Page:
Systemic Change: The Secret to Success

Thanks to the Google.  I can connect with my friends on Gchat.  One of my friends recently shared an article in her status, that I just had to click.  It was Paul Tough’s recent piece published in the New York Times, What if the Secret to Success is Failure?  In this piece, Tough highlights two different schools on two different sides of the track that come to one conclusion:  character building is just as important as teaching academics.

Below is a highlight from the piece:

As Levin watched the progress of those KIPP alumni, he noticed something curious: the students who persisted in college were not necessarily the ones who had excelled academically at KIPP; they were the ones with exceptional character strengths, like optimism and persistence and social intelligence. They were the ones who were able to recover from a bad grade and resolve to do better next time; to bounce back from a fight with their parents; to resist the urge to go out to the movies and stay home and study instead; to persuade professors to give them extra help after class. Those skills weren’t enough on their own to earn students a B.A., Levin knew. But for young people without the benefit of a lot of family resources, without the kind of safety net that their wealthier peers enjoyed, they seemed an indispensable part of making it to graduation day.

What appealed to Levin about the list of character strengths that Seligman and Peterson compiled was that it was presented not as a finger-wagging guilt trip about good values and appropriate behavior but as a recipe for a successful and happy life. He was wary of the idea that KIPP’s aim was to instill in its students “middle-class values,” as though well-off kids had some depth of character that low-income students lacked. “The thing that I think is great about the character-strength approach,” he told me, “is it is fundamentally devoid of value judgment.”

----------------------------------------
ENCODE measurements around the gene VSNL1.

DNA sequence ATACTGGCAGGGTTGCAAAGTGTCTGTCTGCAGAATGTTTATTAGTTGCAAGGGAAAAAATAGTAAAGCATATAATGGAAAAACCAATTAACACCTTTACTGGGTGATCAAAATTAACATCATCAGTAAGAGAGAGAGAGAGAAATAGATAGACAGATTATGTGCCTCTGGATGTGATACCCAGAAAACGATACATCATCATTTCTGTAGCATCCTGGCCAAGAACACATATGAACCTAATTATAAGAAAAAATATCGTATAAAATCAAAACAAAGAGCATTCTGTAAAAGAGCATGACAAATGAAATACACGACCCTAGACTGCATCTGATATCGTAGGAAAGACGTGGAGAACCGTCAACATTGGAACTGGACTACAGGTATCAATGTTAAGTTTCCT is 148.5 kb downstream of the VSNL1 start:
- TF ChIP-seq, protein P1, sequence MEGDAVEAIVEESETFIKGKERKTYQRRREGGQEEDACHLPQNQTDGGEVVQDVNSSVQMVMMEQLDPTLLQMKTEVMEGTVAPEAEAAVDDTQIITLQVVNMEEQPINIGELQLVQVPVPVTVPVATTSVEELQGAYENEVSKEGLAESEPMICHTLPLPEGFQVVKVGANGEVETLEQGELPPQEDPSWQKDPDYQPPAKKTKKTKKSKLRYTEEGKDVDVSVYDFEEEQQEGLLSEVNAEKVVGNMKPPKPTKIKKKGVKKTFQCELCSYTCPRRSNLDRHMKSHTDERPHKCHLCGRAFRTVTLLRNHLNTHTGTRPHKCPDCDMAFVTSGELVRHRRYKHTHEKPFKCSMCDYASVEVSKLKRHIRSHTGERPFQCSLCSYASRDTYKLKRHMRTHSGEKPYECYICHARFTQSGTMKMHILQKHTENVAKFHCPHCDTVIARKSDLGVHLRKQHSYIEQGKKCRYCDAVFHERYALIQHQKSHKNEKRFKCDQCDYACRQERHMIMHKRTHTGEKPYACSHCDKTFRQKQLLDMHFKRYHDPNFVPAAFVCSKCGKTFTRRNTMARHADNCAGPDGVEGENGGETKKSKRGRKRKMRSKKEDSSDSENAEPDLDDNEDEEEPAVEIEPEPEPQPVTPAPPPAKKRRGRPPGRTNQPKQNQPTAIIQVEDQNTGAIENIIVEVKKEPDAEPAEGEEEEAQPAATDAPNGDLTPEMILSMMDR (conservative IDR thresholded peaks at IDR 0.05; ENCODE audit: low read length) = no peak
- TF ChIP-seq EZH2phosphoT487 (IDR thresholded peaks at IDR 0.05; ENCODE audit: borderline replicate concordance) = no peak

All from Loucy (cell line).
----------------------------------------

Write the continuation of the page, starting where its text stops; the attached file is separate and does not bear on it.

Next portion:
It is this type of thinking that will fundamentally change the way we educate students in America.   It forces educators to think beyond the test and build students into critical thinkers and real world problem-solvers.  Continue to read more of this enlightening and forward thinking article over at the New York Times website.

One thought on “Systemic Change: The Secret to Success

  1. Torrey Trust says:

    You should check out the book Mindset by Carol Dweck. She highlights the difference between growth mindsets and fixed mindsets. Students with growth mindsets are more likely to take failures as a learning opportunity and become lifelong learners. And the way parents/teachers treat kids can result in a fixed or growth mindset. Two articles:

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